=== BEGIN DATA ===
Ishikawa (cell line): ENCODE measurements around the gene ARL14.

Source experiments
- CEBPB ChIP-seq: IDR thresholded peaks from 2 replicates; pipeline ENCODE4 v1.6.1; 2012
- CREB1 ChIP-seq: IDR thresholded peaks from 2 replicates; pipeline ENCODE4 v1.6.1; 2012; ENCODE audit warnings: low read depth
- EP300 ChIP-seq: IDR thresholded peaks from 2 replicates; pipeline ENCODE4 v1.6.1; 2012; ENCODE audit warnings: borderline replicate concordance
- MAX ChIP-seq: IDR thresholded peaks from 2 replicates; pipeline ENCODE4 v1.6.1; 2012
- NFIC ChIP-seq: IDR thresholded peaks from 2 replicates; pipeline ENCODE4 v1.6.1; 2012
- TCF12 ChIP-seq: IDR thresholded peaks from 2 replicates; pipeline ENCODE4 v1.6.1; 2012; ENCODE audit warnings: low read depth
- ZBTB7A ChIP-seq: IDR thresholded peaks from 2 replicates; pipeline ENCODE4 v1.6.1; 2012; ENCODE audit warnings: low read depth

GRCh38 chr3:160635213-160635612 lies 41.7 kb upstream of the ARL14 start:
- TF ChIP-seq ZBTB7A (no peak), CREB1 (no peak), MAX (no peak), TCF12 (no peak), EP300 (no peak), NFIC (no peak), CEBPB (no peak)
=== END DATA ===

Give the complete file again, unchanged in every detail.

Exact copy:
Ishikawa (cell line): ENCODE measurements around the gene ARL14.

Source experiments
- CEBPB ChIP-seq: IDR thresholded peaks from 2 replicates; pipeline ENCODE4 v1.6.1; 2012
- CREB1 ChIP-seq: IDR thresholded peaks from 2 replicates; pipeline ENCODE4 v1.6.1; 2012; ENCODE audit warnings: low read depth
- EP300 ChIP-seq: IDR thresholded peaks from 2 replicates; pipeline ENCODE4 v1.6.1; 2012; ENCODE audit warnings: borderline replicate concordance
- MAX ChIP-seq: IDR thresholded peaks from 2 replicates; pipeline ENCODE4 v1.6.1; 2012
- NFIC ChIP-seq: IDR thresholded peaks from 2 replicates; pipeline ENCODE4 v1.6.1; 2012
- TCF12 ChIP-seq: IDR thresholded peaks from 2 replicates; pipeline ENCODE4 v1.6.1; 2012; ENCODE audit warnings: low read depth
- ZBTB7A ChIP-seq: IDR thresholded peaks from 2 replicates; pipeline ENCODE4 v1.6.1; 2012; ENCODE audit warnings: low read depth

GRCh38 chr3:160635213-160635612 lies 41.7 kb upstream of the ARL14 start:
- TF ChIP-seq ZBTB7A (no peak), CREB1 (no peak), MAX (no peak), TCF12 (no peak), EP300 (no peak), NFIC (no peak), CEBPB (no peak)